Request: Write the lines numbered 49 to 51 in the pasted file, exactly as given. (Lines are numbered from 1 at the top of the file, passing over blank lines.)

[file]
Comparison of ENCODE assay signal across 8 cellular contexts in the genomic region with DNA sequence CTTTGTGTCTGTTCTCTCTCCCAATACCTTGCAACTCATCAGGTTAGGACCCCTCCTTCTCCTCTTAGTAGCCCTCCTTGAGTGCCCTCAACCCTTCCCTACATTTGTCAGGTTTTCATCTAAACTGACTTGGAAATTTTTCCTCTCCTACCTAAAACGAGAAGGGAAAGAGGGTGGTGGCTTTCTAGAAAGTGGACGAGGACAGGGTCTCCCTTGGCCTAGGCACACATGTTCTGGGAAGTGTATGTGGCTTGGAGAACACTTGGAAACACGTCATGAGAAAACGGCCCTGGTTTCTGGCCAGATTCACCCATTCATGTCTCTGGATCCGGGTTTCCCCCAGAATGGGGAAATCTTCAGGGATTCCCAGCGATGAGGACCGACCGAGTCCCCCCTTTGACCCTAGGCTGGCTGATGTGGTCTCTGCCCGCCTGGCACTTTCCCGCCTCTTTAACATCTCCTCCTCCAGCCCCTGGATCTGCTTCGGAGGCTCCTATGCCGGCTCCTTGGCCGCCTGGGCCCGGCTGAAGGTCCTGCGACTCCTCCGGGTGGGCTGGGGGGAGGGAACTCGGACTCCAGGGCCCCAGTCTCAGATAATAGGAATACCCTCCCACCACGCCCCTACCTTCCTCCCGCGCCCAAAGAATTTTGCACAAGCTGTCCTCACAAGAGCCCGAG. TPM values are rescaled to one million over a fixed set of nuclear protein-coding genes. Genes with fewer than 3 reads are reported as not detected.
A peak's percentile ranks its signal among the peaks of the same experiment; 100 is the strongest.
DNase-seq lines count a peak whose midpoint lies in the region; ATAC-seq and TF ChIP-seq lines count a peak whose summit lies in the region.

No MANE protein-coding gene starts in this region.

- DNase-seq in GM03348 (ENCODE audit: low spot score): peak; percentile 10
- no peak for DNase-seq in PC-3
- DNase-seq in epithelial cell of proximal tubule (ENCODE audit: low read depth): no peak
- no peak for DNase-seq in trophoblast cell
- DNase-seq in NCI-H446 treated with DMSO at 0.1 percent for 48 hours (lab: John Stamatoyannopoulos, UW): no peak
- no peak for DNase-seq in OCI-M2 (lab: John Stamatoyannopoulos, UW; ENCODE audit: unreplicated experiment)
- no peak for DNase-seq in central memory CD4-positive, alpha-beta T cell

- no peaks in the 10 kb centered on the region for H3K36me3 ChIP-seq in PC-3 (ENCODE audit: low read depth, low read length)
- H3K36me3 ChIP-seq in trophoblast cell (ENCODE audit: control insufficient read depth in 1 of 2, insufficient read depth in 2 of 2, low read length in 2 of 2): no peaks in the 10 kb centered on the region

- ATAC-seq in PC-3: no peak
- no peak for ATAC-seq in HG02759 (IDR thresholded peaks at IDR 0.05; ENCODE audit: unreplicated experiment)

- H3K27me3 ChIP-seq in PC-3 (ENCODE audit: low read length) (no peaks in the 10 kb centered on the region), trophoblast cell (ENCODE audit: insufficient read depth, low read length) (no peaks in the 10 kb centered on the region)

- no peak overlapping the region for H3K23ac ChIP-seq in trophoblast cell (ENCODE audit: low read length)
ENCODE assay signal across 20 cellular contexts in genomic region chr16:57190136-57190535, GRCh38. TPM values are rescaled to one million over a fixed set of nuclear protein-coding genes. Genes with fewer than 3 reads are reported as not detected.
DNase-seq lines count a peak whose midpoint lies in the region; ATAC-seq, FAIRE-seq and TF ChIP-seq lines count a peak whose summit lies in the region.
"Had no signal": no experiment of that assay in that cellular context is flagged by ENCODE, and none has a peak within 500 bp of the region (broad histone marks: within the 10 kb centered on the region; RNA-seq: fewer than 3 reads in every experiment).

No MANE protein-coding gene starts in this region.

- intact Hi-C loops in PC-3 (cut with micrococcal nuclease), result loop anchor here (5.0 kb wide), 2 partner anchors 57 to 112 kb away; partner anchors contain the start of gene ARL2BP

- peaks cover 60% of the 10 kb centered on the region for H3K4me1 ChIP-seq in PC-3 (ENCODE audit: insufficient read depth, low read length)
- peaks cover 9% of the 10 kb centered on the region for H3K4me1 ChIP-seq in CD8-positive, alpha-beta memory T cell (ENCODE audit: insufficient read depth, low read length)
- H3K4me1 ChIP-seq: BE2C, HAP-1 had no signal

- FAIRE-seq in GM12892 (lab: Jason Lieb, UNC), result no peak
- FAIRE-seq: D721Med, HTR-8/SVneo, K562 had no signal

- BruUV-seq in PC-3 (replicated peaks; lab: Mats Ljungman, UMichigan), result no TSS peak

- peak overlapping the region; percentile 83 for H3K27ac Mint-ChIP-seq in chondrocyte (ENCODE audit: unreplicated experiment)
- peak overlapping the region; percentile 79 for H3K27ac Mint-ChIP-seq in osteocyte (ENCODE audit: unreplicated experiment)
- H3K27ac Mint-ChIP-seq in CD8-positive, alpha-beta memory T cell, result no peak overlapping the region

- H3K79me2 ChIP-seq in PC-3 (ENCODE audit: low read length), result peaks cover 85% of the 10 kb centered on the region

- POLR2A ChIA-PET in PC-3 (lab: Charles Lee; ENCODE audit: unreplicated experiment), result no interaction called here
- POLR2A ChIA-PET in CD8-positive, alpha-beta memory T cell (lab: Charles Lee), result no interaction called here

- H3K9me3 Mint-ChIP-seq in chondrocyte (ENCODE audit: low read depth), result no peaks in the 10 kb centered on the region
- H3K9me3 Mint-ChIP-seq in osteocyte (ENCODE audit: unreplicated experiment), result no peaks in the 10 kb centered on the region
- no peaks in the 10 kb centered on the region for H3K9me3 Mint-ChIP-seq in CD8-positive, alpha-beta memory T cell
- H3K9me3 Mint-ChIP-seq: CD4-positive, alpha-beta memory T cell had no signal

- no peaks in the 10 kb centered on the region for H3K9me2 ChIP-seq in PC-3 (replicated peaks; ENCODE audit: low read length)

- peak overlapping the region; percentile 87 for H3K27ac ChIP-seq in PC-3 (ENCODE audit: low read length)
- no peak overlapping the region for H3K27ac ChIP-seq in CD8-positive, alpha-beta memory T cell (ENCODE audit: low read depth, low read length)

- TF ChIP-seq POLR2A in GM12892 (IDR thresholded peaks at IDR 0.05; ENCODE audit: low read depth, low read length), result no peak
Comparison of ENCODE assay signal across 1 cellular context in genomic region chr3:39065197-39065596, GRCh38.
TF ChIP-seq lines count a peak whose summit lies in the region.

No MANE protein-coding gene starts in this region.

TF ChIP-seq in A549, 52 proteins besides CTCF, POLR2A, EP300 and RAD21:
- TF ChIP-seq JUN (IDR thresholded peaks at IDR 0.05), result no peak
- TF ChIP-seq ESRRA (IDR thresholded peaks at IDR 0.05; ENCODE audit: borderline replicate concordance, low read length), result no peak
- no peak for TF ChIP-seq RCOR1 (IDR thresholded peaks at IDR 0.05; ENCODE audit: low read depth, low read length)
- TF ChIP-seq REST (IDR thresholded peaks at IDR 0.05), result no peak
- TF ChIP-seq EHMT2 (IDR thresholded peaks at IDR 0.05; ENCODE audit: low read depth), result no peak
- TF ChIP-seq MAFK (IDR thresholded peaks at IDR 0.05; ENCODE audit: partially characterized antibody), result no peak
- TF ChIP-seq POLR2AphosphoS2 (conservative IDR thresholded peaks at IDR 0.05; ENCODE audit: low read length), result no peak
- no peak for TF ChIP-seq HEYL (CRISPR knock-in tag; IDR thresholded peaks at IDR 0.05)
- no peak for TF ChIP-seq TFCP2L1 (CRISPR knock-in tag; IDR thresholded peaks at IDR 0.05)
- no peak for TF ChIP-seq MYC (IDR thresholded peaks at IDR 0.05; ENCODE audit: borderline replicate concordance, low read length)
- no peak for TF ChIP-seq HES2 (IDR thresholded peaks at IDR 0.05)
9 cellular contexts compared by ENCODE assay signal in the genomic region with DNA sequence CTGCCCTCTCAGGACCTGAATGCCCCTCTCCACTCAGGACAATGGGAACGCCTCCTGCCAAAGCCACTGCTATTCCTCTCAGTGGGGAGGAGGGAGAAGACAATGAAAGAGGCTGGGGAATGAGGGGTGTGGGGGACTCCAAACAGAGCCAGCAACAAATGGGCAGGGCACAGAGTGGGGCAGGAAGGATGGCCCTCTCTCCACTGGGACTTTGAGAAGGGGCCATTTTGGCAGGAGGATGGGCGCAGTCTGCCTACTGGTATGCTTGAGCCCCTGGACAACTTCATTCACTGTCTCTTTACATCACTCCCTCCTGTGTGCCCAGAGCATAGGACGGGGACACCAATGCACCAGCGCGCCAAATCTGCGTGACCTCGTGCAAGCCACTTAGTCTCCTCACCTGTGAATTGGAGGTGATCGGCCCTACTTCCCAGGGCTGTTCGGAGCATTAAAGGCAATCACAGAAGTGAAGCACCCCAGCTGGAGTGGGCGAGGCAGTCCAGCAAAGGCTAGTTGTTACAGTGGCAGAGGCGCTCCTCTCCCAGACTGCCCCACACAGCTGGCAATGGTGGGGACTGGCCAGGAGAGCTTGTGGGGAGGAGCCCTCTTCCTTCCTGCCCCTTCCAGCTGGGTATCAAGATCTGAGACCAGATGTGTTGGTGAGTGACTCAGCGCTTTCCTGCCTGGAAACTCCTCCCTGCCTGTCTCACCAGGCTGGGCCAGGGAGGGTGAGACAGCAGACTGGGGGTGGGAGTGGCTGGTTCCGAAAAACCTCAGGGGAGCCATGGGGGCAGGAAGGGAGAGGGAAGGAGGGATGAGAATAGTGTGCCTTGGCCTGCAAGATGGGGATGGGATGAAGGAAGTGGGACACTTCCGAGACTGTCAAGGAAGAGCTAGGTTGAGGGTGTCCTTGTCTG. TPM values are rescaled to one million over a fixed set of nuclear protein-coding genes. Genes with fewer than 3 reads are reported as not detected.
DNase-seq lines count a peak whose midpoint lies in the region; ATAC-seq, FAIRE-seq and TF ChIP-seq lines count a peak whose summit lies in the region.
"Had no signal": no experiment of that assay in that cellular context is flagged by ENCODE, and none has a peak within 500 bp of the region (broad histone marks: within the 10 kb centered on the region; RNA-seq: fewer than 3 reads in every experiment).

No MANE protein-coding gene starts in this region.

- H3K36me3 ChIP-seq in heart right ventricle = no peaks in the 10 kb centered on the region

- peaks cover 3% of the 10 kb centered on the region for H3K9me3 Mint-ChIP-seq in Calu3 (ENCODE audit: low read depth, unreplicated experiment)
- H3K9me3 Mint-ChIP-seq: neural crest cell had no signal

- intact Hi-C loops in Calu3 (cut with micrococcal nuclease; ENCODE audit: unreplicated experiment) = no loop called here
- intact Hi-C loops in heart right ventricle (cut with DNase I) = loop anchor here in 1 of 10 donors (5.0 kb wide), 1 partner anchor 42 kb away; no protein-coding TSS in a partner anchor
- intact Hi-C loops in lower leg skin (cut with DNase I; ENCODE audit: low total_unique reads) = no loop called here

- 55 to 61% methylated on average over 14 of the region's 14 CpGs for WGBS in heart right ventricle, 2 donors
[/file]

- no peak for TF ChIP-seq RCOR1 (IDR thresholded peaks at IDR 0.05; ENCODE audit: low read depth, low read length)
- TF ChIP-seq REST (IDR thresholded peaks at IDR 0.05), result no peak
- TF ChIP-seq EHMT2 (IDR thresholded peaks at IDR 0.05; ENCODE audit: low read depth), result no peak